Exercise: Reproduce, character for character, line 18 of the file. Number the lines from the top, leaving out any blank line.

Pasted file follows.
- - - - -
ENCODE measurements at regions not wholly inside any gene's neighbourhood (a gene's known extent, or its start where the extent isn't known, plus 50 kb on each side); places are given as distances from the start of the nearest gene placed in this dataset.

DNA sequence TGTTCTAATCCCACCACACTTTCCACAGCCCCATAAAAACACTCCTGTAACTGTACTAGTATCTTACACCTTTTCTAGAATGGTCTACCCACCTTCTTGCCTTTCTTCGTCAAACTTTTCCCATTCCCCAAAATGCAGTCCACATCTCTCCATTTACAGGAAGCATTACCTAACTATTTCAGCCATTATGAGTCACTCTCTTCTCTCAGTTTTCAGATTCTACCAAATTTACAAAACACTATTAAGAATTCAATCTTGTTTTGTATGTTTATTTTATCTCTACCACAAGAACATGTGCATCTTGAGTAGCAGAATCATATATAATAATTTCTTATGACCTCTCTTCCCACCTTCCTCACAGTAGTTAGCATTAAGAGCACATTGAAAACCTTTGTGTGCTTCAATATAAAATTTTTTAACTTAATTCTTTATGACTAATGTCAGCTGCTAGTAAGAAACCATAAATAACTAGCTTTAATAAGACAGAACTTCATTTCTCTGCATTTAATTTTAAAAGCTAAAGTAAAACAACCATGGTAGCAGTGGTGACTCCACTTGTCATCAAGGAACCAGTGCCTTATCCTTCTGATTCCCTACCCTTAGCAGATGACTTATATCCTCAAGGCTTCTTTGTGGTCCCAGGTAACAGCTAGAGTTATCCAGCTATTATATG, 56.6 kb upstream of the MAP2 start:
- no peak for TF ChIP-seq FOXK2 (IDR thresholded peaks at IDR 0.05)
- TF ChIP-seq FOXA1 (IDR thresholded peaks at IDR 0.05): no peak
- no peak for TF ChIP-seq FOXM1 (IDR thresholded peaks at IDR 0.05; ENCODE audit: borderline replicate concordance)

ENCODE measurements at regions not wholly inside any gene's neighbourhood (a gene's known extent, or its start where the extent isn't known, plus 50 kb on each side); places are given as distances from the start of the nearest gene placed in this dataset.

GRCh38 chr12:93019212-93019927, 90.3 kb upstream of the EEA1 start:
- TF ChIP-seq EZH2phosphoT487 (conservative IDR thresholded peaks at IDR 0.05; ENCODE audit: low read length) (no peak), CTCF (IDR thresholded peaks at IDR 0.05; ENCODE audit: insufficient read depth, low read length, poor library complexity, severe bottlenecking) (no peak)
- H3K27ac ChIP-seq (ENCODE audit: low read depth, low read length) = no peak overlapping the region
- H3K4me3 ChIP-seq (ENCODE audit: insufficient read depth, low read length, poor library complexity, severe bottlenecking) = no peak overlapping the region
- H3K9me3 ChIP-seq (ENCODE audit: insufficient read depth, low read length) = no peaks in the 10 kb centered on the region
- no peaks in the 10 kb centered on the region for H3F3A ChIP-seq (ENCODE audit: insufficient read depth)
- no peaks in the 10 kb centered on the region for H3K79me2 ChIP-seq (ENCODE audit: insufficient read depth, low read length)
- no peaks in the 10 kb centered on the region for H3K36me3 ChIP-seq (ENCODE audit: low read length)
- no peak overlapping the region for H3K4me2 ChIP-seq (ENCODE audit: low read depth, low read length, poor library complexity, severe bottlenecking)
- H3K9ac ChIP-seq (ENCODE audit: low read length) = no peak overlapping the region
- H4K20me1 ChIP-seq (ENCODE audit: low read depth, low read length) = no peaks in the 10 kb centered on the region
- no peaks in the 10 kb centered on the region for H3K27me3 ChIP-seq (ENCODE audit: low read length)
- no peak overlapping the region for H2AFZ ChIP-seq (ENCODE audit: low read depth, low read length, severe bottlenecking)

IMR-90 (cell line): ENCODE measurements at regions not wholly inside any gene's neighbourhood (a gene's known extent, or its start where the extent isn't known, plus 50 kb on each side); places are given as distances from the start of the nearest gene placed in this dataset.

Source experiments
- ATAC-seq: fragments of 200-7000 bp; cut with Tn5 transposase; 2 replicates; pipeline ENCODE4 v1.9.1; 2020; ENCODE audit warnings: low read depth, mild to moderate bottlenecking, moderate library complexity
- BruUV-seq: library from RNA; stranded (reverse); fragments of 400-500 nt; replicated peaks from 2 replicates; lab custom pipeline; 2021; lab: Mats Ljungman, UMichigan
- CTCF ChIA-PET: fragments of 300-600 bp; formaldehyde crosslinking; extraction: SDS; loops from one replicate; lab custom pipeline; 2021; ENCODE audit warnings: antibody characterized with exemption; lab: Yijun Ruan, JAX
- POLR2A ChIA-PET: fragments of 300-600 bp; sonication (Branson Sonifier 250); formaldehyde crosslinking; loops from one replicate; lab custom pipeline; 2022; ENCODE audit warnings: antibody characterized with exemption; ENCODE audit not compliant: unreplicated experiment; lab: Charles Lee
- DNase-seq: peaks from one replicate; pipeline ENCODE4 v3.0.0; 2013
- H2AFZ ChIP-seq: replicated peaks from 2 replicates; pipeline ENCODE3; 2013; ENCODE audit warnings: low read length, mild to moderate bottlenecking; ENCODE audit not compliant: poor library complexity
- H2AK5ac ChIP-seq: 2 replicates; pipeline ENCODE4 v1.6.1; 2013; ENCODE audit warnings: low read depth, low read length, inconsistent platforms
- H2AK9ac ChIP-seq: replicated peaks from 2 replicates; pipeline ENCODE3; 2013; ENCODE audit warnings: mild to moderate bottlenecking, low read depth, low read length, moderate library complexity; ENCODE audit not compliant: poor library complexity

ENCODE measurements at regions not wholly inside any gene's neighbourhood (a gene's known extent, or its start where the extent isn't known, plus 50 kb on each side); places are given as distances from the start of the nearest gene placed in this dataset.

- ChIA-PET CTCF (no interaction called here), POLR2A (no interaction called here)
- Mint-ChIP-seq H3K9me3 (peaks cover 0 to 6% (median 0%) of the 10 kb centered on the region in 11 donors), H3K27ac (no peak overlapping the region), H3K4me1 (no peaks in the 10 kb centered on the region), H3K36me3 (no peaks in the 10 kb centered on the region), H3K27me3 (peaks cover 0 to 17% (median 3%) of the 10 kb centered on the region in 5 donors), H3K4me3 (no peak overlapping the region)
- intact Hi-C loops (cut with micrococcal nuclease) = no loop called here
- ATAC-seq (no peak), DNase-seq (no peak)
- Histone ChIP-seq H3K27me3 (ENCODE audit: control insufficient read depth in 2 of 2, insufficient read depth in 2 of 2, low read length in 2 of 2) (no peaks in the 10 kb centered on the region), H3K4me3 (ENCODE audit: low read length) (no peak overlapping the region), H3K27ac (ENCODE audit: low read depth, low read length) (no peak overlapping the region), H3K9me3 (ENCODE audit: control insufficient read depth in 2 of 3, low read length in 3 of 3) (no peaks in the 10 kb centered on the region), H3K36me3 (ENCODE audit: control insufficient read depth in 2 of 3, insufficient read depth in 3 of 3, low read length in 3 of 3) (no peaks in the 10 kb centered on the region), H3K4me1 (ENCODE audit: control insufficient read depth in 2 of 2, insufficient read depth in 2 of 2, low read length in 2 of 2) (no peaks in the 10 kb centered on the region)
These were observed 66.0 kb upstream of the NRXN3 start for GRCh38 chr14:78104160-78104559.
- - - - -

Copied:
- no peaks in the 10 kb centered on the region for H3K27me3 ChIP-seq (ENCODE audit: low read length)